Many Builders are skeptical of the commitment to training and development. It’s too expensive or too time consuming or just too much of a hassle. It pulls workers off the jobsite and delays the completion of the project. However, most builders have a training program already built into their construction system, just waiting to be tapped.

It’s called the Quality Assurance Program.

A Construction QA Program provides a training platform without added expense—and neither the trainee nor the trainer has to leave the jobsite. QA defines the builder’s expectation for quality. It uses checklists and inspections to implement best practices and quality standards across all construction projects. Those tools can work in tandem with a structured training and development program.

For starters, the collection of checklists and inspections provide a comprehensive training agenda. The milestones along the construction schedule comprise a core curriculum for new Superintendents, and this organization is critical for successful onboarding.

Trainees can use checklists to learn the basic steps to perform specific jobs along the construction schedule. Standardized inspections reinforce and support the training. This advantage reduces the learning curve and immediately has the trainee performing the job the same way as established Superintendents. It instills a standardized way to complete a job, reducing variation and the risk for errors. Best of all, training with checklists and inspections is performed on the jobsite. No offsite or classroom time is required.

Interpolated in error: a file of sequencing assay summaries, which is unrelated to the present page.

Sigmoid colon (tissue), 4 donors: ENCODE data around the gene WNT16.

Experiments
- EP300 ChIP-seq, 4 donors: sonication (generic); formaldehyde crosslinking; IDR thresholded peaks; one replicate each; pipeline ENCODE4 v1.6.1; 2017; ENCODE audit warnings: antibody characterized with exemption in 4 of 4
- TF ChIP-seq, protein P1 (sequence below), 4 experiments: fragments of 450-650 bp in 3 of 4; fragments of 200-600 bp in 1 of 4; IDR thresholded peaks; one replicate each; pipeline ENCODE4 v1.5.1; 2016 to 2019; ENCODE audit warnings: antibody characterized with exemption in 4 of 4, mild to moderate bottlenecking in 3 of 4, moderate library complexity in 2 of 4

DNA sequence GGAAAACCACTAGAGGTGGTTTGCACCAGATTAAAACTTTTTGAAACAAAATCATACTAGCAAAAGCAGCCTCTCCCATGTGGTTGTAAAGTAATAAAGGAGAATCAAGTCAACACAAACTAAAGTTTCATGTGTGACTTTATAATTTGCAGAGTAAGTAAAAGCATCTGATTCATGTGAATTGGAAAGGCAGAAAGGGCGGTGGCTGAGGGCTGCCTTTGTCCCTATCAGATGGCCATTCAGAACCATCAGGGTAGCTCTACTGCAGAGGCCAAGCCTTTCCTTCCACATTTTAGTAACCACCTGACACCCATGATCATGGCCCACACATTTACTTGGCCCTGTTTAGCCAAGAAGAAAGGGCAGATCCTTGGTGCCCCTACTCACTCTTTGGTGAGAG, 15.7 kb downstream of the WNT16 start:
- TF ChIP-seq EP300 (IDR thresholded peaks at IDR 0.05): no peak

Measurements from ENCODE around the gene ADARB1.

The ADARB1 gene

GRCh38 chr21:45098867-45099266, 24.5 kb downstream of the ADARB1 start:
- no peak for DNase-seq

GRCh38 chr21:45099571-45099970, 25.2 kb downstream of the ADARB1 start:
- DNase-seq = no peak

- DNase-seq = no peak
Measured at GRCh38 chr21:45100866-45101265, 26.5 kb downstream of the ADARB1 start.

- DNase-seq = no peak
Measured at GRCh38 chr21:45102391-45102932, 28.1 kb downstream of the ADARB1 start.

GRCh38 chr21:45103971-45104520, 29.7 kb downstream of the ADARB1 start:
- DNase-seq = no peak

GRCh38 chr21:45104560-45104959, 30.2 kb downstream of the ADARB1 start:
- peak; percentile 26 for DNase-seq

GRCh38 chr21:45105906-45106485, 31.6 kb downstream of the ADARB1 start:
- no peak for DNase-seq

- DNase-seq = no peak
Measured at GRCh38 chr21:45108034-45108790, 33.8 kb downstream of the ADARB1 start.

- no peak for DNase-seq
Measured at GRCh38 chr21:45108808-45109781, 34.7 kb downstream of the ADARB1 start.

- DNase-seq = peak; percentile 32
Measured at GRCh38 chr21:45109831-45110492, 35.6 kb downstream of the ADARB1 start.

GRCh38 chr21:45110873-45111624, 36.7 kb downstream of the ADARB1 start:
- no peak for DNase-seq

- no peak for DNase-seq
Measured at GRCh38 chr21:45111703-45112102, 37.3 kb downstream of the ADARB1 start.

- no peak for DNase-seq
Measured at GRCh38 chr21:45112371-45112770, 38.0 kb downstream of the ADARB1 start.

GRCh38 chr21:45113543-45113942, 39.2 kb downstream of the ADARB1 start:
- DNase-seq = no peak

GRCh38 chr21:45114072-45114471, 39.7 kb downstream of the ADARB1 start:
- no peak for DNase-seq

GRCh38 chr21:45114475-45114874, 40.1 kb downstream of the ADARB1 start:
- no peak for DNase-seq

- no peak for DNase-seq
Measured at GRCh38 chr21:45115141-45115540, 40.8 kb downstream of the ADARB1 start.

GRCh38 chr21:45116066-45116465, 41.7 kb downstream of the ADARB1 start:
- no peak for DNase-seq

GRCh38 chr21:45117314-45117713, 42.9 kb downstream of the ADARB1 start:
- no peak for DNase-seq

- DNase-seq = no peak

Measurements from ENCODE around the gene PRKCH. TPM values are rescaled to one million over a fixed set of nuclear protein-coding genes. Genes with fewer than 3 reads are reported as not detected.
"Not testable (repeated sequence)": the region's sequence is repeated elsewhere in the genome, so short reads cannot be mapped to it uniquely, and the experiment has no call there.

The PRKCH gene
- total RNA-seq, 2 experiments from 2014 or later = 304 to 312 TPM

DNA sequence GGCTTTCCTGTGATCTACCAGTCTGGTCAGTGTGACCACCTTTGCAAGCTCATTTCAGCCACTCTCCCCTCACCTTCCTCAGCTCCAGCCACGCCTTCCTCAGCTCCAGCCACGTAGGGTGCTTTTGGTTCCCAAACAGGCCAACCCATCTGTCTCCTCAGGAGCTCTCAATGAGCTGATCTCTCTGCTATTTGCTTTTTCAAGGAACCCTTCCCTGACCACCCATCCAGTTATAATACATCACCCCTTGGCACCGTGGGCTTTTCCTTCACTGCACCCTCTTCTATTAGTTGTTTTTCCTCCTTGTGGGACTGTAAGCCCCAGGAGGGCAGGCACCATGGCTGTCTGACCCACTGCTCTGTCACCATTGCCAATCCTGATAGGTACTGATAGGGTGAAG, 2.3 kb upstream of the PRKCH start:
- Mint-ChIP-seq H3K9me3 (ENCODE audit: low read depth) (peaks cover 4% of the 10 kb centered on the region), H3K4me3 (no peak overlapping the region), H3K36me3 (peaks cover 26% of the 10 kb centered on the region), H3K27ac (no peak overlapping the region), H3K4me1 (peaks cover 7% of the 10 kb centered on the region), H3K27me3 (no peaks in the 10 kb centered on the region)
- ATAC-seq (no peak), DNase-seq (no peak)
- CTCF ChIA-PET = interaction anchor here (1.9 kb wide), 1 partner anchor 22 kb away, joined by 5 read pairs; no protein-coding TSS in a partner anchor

Documented checklists and inspections provide a complete and consistence message. Left to his or her own ways, the seasoned Superintendent can accidentally misstate or omit important information. But, whether the trainee is shadowing or working solo, checklists always provide clear direction and remove uncertainty. Job completion inspections quickly identify areas where further training is needed. This allows the builder to shore-up weak areas and build-up its bench strength.

Finally the QA Program can make a great introduction to the company’s commitment to quality through the years. It defines exactly what quality means for the Builder’s brand, and exactly how quality is measured on the jobsite. When trainees learn how past problems were addressed and corrected, they will better understand and recognize the expected level of quality construction today.

The QA Program can be an invaluable component of the builder’s training program. Working together, both programs will ultimately be an investment that pays-off with seamless onboarding that leads to increased quality construction, reduced errors and defects, and a faster build time.


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